Too often, we do things in a hurry. I have walked the walls of York many times before, but I had never taken the time to stop and look at all the information boards, to think about all the people who had walked that way before. This time I was going to do it slowly.
It helped that we were doing it in January. Of course there were some tourists – a few Americans, a handful of Japanese – and several locals out for a quiet morning walk, but for the most part we had the walls to ourselves. A peaceful wander through the city’s history, enjoying the winter sun.
A Change in Perspective
There isn’t much left of the Roman walls, but York has been continuously fortified since AD 71. Today’s walls are medieval, a 2½ mile stretch of defences broken only by the river and an area of swampland that would have been impenetrable in the Middle Ages.
Walking slowly, we stopped to look at the studs in the ground that show nearby places of interest – an old signal box, the Gateway to the Roman Fortress, and Jewbury (the historic Jewish burial ground). Today we were walking anti-clockwise, a change from our habitual direction, finding to our surprise that we had started to spot things we hadn’t noticed before – a statue on a tower, a different perspective on a familiar building.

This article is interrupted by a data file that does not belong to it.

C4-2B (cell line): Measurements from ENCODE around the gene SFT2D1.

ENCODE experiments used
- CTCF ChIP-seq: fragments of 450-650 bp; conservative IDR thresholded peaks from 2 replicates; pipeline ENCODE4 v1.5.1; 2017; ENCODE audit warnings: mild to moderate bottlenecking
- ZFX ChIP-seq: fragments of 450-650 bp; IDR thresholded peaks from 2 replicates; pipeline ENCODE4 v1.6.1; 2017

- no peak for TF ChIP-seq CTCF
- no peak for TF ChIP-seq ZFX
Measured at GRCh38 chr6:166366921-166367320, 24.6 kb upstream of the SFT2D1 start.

I have often walked up to Clifford’s Tower, in the centre of York, but it was not until we read the information board at Baile Hill that I realised that the Tower and the Hill were twin fortifications, defending the river entrance to the city. Walking from this direction, the strategic position of the two hills is apparent.
Towers and Gatehouses of the York Walls
One of the pleasures of the walls is the bars (gatehouses) and towers that you encounter along the way. These were variously used as houses and prisons in the past, and you can still see cramped cells and medieval garderobes (holes in the floor that were used as toilets). As we were taking our time, we stopped at the Gatehouse Café in Walmgate Bar and carried our coffee and warm scones to the upper room of this Elizabethan house that was lived in as recently as 1957.
Our next stop was the Richard III museum in Monk Bar. This is devoted primarily to considering whether Shakespeare’s vilification of Richard III is justified, and whether he really was responsible for the murders of the Princes in the Tower. Visitors are invited to sign one of two books – Guilty or Innocent. We took opposing views on this, and made our entries in different books! On the way out we signed a petition for the king’s bones (recently discovered in a Leicester car park) to be returned to York.
A Final Diversion
We walked on, around the back of the Minster, enjoying the different viewpoint. Then we came to the final break in the wall, between Bootham Bar and Lendal Bridge. We walked through the Museum Gardens and deviated from the path to explore the ruins of St Mary’s Abbey. Another first.
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